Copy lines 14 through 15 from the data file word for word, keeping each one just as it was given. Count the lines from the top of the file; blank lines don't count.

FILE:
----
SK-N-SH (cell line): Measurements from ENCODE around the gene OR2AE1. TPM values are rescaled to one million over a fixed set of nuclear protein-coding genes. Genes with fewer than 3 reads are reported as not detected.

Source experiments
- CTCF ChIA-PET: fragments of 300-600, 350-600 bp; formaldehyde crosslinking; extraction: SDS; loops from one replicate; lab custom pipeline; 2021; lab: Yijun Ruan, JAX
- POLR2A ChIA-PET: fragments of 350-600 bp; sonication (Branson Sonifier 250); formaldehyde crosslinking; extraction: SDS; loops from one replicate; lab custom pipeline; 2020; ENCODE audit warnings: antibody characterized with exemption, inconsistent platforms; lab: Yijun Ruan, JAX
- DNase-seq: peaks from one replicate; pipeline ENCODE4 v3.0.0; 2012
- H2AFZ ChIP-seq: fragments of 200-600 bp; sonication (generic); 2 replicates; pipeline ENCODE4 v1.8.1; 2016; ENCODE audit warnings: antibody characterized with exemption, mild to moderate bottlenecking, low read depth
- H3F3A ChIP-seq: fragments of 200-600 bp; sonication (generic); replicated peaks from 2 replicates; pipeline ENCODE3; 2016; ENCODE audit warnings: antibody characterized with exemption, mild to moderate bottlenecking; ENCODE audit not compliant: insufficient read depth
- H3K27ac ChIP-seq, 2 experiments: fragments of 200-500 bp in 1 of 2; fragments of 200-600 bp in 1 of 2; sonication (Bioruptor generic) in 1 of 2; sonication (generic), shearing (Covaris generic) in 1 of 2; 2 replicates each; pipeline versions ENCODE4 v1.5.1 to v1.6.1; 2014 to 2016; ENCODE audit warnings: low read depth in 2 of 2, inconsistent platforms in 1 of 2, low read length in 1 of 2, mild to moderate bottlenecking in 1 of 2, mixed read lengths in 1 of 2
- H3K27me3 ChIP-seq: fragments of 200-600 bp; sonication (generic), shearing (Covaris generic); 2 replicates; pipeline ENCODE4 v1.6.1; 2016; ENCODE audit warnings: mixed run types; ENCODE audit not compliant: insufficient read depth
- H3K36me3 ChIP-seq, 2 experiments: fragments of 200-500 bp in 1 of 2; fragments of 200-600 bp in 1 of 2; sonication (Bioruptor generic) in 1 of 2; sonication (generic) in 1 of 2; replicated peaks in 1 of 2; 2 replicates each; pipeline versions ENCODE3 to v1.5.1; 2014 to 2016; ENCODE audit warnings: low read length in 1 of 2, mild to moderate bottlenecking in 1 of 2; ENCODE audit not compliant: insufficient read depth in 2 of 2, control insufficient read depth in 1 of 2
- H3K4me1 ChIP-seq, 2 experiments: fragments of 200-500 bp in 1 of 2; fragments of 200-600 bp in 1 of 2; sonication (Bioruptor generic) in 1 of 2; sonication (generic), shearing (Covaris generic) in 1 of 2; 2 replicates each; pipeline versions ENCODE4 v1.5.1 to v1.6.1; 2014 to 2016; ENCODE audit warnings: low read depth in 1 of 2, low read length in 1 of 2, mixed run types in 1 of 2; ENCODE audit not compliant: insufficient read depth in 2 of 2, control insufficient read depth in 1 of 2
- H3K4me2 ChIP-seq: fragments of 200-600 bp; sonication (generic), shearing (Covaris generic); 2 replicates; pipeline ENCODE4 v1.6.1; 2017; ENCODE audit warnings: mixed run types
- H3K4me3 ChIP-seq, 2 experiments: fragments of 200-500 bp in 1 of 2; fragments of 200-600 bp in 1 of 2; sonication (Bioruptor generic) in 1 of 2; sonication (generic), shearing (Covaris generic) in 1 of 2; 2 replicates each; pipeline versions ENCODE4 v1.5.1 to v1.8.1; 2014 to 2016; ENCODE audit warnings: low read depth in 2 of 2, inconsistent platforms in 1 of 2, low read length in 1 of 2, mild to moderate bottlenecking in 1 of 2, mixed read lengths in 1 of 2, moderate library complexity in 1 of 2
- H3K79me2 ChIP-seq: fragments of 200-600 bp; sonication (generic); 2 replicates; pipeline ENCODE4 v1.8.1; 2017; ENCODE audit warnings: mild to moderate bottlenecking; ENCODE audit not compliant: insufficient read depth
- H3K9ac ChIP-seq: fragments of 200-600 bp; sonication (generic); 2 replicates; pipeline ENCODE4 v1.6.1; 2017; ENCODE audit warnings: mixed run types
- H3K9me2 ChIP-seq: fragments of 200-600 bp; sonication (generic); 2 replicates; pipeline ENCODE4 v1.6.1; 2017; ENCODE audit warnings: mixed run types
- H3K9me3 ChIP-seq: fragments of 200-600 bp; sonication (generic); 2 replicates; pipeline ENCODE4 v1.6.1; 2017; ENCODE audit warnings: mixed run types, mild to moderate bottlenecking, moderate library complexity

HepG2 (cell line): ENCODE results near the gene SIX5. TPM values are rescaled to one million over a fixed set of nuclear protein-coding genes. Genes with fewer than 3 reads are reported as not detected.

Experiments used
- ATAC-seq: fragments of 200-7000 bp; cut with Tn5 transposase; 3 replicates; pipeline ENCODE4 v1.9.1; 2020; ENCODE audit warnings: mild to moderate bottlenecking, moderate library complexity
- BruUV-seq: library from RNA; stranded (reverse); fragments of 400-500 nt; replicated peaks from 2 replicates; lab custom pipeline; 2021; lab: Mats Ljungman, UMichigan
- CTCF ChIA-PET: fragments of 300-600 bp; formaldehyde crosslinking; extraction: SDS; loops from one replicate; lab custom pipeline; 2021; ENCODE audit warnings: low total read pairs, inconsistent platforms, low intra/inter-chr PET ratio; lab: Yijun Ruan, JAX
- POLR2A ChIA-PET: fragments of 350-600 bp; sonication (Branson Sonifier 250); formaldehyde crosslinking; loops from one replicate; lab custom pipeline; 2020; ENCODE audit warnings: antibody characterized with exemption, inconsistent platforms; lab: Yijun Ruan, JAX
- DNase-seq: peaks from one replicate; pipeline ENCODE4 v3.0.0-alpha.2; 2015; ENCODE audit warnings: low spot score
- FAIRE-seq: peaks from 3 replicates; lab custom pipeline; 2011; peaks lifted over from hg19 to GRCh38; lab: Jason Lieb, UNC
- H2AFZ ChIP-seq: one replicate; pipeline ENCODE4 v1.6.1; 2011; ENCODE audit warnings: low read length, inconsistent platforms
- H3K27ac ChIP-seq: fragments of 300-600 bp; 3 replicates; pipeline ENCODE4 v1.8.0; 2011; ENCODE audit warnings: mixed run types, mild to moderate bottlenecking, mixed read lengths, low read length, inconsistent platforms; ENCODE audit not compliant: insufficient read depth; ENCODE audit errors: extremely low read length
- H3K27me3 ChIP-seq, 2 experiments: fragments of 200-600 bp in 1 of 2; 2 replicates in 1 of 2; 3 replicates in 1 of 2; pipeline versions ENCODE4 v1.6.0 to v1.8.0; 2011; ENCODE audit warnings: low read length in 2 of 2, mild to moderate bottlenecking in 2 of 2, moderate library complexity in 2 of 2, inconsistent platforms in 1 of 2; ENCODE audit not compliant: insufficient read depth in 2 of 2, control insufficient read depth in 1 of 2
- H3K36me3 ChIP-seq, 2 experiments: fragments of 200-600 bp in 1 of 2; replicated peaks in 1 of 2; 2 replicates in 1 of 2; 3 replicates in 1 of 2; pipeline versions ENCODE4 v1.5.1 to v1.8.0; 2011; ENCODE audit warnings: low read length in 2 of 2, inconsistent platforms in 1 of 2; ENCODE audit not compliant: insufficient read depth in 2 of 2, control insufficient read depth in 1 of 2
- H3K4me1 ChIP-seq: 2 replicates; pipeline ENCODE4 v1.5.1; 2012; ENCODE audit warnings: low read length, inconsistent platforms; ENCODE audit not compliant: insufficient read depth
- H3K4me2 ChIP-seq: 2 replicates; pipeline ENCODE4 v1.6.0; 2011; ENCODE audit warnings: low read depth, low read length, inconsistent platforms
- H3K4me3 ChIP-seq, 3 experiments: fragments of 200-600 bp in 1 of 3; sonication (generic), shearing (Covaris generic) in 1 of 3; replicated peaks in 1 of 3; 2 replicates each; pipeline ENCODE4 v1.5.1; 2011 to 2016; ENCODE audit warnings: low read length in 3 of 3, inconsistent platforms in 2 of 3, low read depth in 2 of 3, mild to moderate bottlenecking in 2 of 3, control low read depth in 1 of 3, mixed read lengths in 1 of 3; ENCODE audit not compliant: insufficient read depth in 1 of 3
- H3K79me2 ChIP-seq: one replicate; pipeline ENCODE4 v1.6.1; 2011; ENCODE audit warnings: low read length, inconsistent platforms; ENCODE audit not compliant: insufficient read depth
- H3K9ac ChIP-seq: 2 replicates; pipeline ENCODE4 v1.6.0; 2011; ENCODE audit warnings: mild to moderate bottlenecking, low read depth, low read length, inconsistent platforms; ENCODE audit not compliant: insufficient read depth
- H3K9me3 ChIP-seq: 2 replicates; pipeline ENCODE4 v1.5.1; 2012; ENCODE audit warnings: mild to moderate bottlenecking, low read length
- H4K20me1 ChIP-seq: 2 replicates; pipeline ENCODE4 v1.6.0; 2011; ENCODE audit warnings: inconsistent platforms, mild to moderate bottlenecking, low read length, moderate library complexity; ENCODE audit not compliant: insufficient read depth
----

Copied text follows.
- H3K79me2 ChIP-seq: fragments of 200-600 bp; sonication (generic); 2 replicates; pipeline ENCODE4 v1.8.1; 2017; ENCODE audit warnings: mild to moderate bottlenecking; ENCODE audit not compliant: insufficient read depth
- H3K9ac ChIP-seq: fragments of 200-600 bp; sonication (generic); 2 replicates; pipeline ENCODE4 v1.6.1; 2017; ENCODE audit warnings: mixed run types